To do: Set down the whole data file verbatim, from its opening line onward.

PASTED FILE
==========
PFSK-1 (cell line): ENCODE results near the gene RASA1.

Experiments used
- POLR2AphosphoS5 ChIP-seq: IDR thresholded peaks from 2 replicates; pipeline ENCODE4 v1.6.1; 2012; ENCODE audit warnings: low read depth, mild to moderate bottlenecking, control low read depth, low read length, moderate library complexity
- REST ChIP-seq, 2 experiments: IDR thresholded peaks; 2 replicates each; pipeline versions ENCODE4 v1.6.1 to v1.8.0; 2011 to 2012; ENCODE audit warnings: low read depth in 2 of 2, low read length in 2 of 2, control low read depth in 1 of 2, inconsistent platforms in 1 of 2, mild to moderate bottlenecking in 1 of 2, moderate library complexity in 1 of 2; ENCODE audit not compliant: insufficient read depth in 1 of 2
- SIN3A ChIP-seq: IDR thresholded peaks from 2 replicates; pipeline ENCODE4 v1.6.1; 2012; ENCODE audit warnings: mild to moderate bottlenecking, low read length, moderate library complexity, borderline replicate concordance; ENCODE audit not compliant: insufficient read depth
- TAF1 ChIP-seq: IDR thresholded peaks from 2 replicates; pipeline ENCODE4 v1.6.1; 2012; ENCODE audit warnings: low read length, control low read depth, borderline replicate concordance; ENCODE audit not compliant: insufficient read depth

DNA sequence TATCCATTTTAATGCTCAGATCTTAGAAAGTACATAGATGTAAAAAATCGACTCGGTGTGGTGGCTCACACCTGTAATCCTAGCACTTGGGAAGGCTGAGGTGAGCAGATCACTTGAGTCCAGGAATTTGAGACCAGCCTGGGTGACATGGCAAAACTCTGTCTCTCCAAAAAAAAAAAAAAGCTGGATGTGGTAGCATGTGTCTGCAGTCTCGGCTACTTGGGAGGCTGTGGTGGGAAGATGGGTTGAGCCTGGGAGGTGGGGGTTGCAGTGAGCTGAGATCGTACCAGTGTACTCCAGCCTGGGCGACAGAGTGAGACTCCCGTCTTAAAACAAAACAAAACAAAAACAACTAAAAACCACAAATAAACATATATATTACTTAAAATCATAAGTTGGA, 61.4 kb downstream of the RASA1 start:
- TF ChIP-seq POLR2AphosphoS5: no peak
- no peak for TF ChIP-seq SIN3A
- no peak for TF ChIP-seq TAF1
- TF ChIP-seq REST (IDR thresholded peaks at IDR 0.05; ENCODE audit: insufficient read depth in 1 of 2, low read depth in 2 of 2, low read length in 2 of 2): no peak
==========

PFSK-1 (cell line): ENCODE results near the gene RASA1.

Experiments used
- POLR2AphosphoS5 ChIP-seq: IDR thresholded peaks from 2 replicates; pipeline ENCODE4 v1.6.1; 2012; ENCODE audit warnings: low read depth, mild to moderate bottlenecking, control low read depth, low read length, moderate library complexity
- REST ChIP-seq, 2 experiments: IDR thresholded peaks; 2 replicates each; pipeline versions ENCODE4 v1.6.1 to v1.8.0; 2011 to 2012; ENCODE audit warnings: low read depth in 2 of 2, low read length in 2 of 2, control low read depth in 1 of 2, inconsistent platforms in 1 of 2, mild to moderate bottlenecking in 1 of 2, moderate library complexity in 1 of 2; ENCODE audit not compliant: insufficient read depth in 1 of 2
- SIN3A ChIP-seq: IDR thresholded peaks from 2 replicates; pipeline ENCODE4 v1.6.1; 2012; ENCODE audit warnings: mild to moderate bottlenecking, low read length, moderate library complexity, borderline replicate concordance; ENCODE audit not compliant: insufficient read depth
- TAF1 ChIP-seq: IDR thresholded peaks from 2 replicates; pipeline ENCODE4 v1.6.1; 2012; ENCODE audit warnings: low read length, control low read depth, borderline replicate concordance; ENCODE audit not compliant: insufficient read depth

DNA sequence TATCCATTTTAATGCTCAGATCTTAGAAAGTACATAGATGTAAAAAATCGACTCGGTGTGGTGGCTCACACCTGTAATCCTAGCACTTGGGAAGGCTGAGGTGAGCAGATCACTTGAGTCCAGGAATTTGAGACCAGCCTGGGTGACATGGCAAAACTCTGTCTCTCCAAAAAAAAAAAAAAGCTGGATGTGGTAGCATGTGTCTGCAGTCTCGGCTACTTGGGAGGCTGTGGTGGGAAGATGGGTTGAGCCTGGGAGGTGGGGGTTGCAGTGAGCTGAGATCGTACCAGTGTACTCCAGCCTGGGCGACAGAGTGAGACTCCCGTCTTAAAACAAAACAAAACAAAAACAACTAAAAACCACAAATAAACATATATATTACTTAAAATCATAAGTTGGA, 61.4 kb downstream of the RASA1 start:
- TF ChIP-seq POLR2AphosphoS5: no peak
- no peak for TF ChIP-seq SIN3A
- no peak for TF ChIP-seq TAF1
- TF ChIP-seq REST (IDR thresholded peaks at IDR 0.05; ENCODE audit: insufficient read depth in 1 of 2, low read depth in 2 of 2, low read length in 2 of 2): no peak